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"They drink wine even in Denmark."

Translation:De drikker vin selv i Danmark.

August 31, 2014



I really do not understand why this must be selv and cannot be endda. I'll memorize the answer to this question to finish the lesson but I have no idea why


Neither do I. I don't understand when to use endda or selv. I wish somebody could explain this in their own words, with a couple of examples - that would really help us to get it straight.


In a discussion thread for 'Han har endda bogen med sig' Sylke923040 gave the perfect explanation:

"selv is used when you are talking about the subject or object, for example: "Selv Peter var oppe klokken 6", even Peter was up at 6 o'clock.

endda is used when you are talking about the verb, for example: "Jeg har endda købt en hundehvalp", I even bought a puppy."

(Go give them a Lingot!)


Thanks, that's useful, but I'm not sure the rule applies to this sentence. Here, "selv" doesn't describe the subject, as in "even they drink wine" but the adverbial phrase "in Denmark." The sentence sounds like they generally drink wine, the surprising point is that they do it "even in Denmark" (possibly because wine in Denmark is insanely expensive!)

I've read the general explanations on selv vs. endda, also at the link provided in this thread, but I don't get how it's related to this specific sentence. Would be great if someone has an explanation. Thanks!


This is what I found, hope it helps:

Selv: pointing out the extreme case

Selv om vinteren gik han med bare fødder. (Even in vintertime, he walked barefoot)

Selv Peter var oppe klokken 6. (Even Peter was up at 6 o'clock).

Endda: +/- Underlining a surplus to requirement:

Heldigvis havde mekanikeren 4 hjul, han kunne købe; ja, han havde endda 5. (Luckily, the repair man had 4 wheels that he could buy, actually he had even 5.)

Ikke engang: not even.

Han havde ikke engang taget tøj på; han var stadig i pyjamas. (He'd not even dressed. He was still in pyjamas)

Uden så meget som: Without even.

Han gik uden så meget som at se sig tilbage. (He left without even looking back)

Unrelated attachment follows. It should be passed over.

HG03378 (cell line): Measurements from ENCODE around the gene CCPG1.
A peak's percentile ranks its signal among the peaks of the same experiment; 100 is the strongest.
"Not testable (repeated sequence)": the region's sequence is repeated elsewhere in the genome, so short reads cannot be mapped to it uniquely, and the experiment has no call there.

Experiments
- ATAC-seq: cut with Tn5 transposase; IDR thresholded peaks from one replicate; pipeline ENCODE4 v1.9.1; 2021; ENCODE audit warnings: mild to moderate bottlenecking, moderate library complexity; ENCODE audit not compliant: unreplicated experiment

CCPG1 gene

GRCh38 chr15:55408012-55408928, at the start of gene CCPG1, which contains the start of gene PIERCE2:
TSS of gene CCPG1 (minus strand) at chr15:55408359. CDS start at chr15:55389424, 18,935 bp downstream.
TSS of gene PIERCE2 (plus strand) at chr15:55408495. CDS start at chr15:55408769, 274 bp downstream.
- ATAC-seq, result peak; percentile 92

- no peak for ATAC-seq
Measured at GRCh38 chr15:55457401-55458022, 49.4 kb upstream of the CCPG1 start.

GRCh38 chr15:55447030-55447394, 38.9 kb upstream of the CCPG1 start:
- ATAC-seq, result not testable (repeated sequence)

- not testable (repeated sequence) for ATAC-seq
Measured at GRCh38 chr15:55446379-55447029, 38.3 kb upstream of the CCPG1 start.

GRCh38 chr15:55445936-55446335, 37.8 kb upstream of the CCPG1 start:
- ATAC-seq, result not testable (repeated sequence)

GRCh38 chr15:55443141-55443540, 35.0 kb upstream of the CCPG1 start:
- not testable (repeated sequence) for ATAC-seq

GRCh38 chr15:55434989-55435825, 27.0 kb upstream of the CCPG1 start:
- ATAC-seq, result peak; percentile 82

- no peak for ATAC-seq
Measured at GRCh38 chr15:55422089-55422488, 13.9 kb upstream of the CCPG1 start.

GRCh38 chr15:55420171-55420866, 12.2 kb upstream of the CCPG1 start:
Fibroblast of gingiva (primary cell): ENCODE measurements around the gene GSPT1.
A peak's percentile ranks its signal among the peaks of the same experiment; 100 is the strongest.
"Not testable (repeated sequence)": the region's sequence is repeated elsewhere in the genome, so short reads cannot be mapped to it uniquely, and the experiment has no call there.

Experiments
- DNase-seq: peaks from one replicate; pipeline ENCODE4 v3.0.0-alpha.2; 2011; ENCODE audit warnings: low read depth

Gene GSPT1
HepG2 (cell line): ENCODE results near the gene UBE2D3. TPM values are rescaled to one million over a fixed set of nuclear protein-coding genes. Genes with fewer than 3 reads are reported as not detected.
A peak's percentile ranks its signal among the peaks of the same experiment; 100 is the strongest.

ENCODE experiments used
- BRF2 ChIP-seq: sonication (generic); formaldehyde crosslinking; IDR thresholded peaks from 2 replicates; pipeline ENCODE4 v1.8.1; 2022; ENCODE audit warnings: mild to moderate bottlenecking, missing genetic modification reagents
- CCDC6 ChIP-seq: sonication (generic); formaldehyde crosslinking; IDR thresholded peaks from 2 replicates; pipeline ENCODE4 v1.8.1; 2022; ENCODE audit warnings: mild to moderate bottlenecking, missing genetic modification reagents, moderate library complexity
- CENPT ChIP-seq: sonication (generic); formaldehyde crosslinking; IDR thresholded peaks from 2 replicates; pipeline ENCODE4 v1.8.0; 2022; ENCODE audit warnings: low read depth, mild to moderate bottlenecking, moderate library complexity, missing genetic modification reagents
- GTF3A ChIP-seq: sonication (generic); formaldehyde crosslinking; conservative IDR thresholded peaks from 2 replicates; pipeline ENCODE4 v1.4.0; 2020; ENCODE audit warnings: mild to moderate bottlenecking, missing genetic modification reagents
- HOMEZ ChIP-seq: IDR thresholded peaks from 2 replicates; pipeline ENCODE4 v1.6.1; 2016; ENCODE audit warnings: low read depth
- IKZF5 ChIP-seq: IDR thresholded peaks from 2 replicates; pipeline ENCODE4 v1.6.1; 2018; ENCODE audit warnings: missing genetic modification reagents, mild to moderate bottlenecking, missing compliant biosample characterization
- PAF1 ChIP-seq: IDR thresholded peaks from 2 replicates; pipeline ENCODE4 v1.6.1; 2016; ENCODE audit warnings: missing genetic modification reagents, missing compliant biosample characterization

Endnu: reinforcing an adjective in comparative.

Efter en uge på radiatoren lugtede fisken endnu værre. (After a week on the radiator, the fish was smelling even worse).


ja selvfølgelig gør vi det


Kunne vi få en forklaring til det her af dig? Ordet lyder helt forkert i mine svenske ører... (°_°)


This might help some people. Copied the link from another comment section. Selv is talking of an extreme where endda speaks more of surplus.



Thanks but that site was down when I tried it.


It still works. Just remove the "www." and the site will load fine.


Selv vs engang?


Why isn't it engang? doesn't engang mean even?


The right word is "også". "Engang" means "one time"


SwedishMaria, du tæt på, men ikke helt. "One time" = En gang (to ord). Ordet 'engang' bruges på to måder: 1) 'Engang' peger tilbage på et tidligere tidspunkt for længe siden, fx.: 'Der var engang en konge, han havde en prisesse ...' = Once upon a time there was a king, he had a princess... 'Engang' points back to some earlier time, long ago. 2) 'engang' (always used together with 'ikke'): 'Han kan ikke engang køre bil' (he cannot even drive a car).


What about "Man drikker vin..."? I know it's not literal, but it seems to convey the same sense.


Why "selv" after the noun? Adverbs are suppose to go after the verb (??)


De drikker ikke øl selv i Danmark


Why not engang for even ?


Jesus Christttttt, I can't figure this "Selv, Endda, Engang" out!!!!! and all the explanations just made it even worse! Is it really necessary to make it this complicated at this stage?


Could I also say '' De drikker selv i Danmark vin.'' ?

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